Defense Date

2011

Document Type

Thesis

Degree Name

Master of Arts

Department

History

First Advisor

Timothy Thurber

Abstract

On February 5, 1937, President Franklin Roosevelt submitted to Congress “The Judiciary Reorganization Act of 1937,” often simply called the Court-packing bill. The president hoped to circumvent the Court, which for years had been overturning New Deal programs, by appointing six new justices. However, the bill disguised its true intentions behind a veil of improving judicial efficiency. This misdirection backfired; the bill failed and Roosevelt’s popularity plummeted just months after a landslide reelection. This thesis examines the origins of the infamous Court-packing bill. It argues that Roosevelt was largely a background figure in the development of the plan, as he charged Attorney General Homer Cummings with finding a solution to the Court’s obstinacy. Cummings was the driving force behind the bill, particularly with regards to keeping it secret from other advisers and hiding its true intentions. Roosevelt’s most crucial mistake was in relying almost exclusively on his cunning attorney general.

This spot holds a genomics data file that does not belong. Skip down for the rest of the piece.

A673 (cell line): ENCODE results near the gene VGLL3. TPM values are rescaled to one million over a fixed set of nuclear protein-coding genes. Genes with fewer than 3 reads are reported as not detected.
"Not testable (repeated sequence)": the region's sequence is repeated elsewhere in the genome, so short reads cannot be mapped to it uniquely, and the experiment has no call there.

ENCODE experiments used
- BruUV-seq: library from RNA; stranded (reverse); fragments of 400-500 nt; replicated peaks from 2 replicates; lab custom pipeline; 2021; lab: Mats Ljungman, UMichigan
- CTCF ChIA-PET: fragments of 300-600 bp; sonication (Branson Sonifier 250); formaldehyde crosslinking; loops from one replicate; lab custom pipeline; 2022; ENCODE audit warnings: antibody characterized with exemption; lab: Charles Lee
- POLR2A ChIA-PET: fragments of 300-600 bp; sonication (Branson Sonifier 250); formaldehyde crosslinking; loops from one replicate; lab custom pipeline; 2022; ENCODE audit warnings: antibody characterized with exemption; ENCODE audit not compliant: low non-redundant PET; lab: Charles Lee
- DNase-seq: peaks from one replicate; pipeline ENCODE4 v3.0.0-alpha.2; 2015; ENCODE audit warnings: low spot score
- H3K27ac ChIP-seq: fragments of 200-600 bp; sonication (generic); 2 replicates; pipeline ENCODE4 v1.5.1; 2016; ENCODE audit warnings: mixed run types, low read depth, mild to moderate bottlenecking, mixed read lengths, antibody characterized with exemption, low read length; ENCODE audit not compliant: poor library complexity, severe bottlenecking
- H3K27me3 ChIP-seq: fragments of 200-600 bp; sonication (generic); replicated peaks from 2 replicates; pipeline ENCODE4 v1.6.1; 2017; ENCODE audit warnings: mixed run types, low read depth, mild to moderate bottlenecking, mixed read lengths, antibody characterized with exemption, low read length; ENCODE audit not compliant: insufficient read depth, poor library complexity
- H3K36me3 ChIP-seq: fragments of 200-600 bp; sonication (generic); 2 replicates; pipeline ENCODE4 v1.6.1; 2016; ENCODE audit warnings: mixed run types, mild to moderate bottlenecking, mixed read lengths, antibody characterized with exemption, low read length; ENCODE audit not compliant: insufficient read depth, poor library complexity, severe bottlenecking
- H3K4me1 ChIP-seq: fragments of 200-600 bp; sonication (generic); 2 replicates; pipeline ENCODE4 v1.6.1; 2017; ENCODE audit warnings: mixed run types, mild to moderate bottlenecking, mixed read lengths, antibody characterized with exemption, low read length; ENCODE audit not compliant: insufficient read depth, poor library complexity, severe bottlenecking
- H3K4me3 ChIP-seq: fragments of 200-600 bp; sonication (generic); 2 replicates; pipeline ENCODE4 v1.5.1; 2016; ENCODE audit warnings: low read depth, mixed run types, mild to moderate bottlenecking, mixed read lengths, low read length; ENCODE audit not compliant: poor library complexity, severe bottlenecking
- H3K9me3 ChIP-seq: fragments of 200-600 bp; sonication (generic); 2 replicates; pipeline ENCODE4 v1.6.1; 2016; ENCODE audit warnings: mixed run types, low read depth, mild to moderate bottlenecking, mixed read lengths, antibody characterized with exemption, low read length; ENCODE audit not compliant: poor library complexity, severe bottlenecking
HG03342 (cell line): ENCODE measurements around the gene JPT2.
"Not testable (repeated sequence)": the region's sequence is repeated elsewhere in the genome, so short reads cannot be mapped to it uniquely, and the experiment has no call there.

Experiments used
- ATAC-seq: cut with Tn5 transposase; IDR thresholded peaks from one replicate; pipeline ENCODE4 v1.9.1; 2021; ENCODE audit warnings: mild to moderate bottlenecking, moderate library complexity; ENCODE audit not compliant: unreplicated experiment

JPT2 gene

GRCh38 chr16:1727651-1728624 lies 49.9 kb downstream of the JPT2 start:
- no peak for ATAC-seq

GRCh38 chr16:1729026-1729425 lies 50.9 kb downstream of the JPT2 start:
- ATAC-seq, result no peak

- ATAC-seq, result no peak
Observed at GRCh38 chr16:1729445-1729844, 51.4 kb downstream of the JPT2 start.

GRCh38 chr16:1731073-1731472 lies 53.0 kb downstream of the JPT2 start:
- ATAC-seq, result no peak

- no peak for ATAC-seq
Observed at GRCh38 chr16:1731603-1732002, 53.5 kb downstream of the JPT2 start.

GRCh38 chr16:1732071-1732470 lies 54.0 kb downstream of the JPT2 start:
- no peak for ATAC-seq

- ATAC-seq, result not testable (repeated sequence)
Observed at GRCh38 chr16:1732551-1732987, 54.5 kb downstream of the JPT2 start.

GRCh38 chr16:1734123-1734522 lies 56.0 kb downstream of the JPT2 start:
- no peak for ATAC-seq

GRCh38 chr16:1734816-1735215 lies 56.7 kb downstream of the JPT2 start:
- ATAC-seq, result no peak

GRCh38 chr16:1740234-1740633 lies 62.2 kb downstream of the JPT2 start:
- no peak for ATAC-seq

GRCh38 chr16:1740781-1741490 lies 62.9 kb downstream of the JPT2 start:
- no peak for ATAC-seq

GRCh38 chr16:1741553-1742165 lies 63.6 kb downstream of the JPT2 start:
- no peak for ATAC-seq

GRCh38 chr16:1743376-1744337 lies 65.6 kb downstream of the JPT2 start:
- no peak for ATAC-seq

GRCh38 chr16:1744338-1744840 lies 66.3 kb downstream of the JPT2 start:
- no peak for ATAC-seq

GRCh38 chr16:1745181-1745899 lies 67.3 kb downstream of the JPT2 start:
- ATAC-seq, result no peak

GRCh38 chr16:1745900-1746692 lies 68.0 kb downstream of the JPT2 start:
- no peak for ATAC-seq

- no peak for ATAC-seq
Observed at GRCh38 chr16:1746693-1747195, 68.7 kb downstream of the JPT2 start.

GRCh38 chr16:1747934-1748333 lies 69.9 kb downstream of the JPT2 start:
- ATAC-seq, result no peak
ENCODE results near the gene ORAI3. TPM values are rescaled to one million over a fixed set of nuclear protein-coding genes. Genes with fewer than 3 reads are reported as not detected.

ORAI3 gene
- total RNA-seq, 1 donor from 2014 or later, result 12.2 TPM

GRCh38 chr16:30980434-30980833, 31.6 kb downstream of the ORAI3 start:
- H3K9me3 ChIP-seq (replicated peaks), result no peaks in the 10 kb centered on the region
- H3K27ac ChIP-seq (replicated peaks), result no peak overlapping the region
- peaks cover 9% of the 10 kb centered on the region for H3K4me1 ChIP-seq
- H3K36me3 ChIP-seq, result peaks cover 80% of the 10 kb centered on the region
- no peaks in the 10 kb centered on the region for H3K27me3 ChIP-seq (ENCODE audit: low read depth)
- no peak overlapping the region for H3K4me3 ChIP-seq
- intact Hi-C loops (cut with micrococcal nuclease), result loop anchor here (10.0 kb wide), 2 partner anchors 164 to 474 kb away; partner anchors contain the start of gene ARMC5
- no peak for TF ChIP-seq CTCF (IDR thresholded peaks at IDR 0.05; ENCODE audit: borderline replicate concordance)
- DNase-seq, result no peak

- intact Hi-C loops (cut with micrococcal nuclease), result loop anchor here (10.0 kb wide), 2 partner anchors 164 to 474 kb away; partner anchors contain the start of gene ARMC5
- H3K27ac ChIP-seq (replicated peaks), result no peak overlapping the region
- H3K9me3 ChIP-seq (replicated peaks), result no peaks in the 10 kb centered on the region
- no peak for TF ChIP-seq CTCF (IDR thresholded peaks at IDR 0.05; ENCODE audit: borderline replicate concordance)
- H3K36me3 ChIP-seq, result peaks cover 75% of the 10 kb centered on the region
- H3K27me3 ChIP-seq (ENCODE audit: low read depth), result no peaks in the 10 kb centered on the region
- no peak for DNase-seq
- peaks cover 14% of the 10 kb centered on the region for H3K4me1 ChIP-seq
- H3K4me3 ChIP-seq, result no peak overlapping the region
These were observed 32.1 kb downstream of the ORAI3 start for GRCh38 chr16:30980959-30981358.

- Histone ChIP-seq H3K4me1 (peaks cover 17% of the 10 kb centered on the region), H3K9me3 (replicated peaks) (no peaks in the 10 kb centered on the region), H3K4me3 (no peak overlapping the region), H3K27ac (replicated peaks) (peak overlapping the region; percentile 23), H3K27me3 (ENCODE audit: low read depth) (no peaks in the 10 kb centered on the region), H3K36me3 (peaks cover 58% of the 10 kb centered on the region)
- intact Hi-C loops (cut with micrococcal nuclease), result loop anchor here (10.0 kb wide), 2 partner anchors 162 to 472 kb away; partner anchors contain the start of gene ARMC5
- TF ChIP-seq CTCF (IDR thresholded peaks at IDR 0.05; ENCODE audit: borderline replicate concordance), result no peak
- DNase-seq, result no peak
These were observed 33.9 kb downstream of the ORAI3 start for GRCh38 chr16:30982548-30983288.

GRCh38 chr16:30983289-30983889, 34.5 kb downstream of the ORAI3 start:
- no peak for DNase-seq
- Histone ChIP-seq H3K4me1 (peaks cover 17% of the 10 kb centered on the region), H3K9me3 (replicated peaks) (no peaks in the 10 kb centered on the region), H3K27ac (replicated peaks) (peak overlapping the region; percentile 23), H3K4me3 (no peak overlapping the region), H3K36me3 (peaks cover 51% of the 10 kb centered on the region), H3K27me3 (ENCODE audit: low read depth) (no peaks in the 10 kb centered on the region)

Rights

© The Author

Is Part Of

VCU University Archives

Is Part Of

VCU Theses and Dissertations

Date of Submission

May 2011

Included in

History Commons

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